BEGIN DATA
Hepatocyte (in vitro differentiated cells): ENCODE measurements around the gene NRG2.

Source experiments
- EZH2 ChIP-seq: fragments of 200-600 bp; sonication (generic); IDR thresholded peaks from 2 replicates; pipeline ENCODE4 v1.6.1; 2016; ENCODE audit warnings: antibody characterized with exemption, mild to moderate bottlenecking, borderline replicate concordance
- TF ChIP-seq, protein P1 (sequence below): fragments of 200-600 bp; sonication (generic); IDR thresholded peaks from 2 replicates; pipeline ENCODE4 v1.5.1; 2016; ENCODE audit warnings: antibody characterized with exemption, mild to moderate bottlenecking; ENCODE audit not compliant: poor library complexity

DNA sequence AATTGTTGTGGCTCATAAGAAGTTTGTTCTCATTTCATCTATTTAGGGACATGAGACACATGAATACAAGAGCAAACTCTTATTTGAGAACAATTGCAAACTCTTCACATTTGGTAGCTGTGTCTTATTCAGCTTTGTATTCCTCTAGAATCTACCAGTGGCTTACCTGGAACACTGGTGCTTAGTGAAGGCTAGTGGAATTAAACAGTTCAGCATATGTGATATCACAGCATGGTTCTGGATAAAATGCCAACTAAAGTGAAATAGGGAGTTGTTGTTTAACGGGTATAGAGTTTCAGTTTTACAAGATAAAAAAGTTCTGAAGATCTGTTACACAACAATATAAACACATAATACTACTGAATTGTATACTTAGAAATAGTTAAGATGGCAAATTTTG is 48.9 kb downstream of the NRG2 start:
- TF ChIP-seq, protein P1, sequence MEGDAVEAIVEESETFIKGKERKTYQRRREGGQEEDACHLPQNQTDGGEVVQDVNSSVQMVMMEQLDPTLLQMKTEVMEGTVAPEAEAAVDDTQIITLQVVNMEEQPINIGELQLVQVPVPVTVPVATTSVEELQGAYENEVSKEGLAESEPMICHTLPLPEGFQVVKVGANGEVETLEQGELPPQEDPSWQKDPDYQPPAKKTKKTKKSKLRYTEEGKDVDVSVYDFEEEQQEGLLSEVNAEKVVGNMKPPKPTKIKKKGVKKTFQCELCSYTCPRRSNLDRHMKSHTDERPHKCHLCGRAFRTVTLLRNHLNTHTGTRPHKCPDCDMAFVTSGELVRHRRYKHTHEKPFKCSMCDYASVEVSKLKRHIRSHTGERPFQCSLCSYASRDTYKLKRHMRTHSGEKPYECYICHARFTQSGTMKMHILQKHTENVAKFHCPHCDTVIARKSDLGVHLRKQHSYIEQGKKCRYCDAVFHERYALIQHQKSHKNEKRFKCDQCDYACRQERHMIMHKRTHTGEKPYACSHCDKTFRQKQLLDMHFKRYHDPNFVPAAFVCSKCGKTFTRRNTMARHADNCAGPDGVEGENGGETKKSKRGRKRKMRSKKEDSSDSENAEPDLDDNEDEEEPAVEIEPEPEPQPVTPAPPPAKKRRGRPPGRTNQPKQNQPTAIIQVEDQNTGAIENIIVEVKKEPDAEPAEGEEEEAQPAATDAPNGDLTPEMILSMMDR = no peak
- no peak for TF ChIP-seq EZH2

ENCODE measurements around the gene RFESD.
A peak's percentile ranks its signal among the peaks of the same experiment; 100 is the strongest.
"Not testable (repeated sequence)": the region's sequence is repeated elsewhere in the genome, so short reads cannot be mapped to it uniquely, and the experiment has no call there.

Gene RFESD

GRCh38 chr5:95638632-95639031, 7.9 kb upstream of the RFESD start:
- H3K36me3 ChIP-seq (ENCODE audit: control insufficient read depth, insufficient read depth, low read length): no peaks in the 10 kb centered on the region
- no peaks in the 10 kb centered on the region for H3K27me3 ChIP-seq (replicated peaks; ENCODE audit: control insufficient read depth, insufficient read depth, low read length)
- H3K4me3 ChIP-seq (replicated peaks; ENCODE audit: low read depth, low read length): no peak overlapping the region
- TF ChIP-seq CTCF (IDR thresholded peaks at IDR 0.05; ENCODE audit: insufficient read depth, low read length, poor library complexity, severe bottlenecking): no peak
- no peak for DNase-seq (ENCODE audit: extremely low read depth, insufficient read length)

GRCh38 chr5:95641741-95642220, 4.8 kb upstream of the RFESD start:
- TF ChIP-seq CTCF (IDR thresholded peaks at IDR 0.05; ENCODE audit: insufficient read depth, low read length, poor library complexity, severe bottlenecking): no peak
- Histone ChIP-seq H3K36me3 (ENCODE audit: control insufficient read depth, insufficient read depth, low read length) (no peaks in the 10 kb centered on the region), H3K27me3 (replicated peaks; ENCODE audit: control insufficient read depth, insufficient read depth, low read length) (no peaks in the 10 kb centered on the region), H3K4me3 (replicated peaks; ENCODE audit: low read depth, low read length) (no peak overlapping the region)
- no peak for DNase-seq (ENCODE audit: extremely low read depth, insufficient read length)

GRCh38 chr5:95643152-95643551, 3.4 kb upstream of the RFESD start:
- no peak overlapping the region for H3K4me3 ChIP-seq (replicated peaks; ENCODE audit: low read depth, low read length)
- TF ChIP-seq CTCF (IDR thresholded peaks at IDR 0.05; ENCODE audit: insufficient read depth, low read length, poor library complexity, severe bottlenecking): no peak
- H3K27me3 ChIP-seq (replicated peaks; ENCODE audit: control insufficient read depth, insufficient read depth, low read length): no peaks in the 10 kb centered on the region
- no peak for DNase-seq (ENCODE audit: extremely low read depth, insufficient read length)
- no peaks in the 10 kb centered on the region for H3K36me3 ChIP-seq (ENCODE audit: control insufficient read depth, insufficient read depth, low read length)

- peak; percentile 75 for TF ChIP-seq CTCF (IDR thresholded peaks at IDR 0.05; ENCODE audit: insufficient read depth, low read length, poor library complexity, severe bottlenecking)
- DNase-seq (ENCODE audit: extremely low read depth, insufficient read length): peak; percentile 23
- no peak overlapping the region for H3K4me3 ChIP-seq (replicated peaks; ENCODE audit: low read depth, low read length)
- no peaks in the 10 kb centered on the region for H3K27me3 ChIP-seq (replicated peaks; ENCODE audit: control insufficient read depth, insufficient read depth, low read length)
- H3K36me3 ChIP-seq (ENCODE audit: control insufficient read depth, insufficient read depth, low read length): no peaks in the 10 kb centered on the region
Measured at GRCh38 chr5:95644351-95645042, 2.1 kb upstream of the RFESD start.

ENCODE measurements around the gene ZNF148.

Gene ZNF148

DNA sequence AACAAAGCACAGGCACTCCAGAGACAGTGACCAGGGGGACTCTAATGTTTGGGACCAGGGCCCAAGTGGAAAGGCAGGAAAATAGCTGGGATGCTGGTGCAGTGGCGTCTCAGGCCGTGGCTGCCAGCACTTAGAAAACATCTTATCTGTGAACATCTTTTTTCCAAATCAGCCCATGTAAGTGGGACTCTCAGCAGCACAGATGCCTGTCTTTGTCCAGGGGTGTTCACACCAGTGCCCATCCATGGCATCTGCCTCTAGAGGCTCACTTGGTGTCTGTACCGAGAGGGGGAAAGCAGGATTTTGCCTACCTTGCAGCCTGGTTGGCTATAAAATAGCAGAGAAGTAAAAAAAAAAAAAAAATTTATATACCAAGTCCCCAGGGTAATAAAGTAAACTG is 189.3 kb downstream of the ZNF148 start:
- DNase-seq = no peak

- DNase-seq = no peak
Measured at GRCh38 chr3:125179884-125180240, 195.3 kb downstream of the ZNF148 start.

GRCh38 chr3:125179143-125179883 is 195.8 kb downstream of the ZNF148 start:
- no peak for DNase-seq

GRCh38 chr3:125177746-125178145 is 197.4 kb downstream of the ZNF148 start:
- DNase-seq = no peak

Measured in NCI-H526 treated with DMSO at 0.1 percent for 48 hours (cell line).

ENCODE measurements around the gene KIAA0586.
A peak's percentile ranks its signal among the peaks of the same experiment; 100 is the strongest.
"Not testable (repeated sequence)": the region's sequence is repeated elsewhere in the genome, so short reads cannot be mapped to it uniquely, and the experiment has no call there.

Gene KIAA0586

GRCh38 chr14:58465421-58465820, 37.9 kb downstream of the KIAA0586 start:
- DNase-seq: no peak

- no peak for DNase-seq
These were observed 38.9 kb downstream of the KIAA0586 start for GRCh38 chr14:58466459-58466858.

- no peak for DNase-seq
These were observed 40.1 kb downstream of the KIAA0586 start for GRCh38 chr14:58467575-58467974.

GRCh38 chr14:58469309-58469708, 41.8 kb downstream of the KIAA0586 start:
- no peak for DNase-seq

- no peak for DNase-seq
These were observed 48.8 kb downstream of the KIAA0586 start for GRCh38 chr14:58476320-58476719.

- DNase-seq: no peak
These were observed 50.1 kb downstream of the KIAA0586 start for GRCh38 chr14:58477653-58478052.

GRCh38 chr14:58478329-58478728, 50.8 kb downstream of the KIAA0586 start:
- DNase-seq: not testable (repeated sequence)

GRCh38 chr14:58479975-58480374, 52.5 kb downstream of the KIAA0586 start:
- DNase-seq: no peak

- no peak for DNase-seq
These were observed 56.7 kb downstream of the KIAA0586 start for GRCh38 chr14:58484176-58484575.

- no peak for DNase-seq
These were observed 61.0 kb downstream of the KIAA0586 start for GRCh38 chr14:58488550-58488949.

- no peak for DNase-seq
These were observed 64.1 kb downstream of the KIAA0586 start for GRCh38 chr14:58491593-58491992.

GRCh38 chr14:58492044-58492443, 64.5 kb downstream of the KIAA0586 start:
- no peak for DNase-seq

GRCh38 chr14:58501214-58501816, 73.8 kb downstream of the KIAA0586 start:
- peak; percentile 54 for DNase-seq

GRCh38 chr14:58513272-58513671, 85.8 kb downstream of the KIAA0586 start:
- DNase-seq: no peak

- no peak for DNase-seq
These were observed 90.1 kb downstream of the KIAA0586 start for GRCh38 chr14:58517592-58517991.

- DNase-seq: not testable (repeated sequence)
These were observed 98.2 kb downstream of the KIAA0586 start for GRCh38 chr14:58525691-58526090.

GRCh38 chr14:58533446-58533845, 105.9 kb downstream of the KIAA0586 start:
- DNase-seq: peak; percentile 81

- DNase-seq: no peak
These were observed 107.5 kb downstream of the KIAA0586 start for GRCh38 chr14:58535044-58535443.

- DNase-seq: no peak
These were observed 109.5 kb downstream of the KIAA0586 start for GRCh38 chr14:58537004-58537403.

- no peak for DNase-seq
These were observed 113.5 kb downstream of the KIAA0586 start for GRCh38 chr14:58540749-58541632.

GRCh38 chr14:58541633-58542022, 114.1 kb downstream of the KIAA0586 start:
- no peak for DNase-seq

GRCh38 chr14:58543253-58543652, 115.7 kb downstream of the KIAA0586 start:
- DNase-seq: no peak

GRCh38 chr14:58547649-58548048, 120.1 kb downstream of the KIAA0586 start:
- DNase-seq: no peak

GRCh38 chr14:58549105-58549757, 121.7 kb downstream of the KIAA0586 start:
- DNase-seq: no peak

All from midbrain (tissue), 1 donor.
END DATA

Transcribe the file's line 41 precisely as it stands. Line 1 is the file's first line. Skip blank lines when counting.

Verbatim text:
- no peak for DNase-seq